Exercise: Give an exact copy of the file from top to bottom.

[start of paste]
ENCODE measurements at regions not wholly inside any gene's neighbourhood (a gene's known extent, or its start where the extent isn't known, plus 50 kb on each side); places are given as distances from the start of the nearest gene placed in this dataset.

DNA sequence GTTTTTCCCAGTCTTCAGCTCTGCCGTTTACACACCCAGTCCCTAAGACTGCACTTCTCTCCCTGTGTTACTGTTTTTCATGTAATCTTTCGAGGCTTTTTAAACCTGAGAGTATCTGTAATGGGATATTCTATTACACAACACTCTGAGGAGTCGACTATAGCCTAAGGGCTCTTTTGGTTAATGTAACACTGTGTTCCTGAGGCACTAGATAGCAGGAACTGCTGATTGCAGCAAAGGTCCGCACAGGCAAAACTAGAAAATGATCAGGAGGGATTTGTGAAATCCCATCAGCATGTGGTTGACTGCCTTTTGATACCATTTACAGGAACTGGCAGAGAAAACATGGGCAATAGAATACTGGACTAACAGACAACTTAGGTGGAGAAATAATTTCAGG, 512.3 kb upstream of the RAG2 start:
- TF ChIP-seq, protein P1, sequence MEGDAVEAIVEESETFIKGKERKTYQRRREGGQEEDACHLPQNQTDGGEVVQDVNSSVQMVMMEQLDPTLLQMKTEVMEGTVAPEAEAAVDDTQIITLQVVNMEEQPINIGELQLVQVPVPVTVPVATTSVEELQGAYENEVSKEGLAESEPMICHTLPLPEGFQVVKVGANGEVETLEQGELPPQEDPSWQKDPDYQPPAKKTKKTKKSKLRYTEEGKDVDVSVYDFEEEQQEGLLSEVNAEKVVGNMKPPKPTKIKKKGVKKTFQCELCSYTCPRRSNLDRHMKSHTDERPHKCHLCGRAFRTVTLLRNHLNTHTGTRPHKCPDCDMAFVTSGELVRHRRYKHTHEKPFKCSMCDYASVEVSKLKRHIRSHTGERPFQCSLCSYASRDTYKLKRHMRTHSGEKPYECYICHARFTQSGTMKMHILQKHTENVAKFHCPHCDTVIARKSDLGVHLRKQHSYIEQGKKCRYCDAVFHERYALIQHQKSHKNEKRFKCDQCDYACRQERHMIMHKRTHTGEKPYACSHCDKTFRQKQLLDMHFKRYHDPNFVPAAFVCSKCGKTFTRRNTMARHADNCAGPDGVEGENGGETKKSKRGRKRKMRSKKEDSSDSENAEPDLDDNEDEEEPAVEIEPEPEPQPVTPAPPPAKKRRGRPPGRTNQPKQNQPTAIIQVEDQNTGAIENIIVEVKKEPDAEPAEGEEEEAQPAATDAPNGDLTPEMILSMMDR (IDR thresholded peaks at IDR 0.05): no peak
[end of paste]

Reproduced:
ENCODE measurements at regions not wholly inside any gene's neighbourhood (a gene's known extent, or its start where the extent isn't known, plus 50 kb on each side); places are given as distances from the start of the nearest gene placed in this dataset.

DNA sequence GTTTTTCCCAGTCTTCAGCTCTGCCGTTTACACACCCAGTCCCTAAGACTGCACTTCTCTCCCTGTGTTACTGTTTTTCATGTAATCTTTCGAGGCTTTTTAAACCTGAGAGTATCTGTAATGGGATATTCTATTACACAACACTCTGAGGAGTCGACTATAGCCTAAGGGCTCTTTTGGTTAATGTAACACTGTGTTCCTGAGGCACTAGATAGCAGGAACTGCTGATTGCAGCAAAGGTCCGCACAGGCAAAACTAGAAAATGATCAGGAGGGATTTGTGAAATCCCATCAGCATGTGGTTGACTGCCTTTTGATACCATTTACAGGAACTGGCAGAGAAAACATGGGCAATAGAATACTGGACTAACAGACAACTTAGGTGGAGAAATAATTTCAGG, 512.3 kb upstream of the RAG2 start:
- TF ChIP-seq, protein P1, sequence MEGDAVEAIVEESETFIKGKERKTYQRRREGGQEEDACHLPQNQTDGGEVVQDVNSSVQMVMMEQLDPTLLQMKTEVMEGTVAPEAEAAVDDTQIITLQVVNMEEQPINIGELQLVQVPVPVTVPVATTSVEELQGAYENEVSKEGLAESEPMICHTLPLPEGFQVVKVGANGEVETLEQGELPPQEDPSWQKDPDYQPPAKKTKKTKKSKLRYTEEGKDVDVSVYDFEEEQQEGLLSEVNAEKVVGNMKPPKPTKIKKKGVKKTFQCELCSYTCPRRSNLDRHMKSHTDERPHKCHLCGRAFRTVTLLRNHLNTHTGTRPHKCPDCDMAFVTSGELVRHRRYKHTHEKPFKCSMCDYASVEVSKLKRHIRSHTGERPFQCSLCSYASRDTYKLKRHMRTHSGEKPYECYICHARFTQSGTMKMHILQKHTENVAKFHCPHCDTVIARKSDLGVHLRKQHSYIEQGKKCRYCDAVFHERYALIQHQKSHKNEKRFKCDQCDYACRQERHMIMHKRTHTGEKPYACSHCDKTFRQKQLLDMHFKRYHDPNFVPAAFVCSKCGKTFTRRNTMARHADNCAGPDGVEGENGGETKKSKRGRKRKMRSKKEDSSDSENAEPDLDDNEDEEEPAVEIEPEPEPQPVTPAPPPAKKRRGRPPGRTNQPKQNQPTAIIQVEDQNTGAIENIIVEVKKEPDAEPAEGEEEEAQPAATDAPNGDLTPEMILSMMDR (IDR thresholded peaks at IDR 0.05): no peak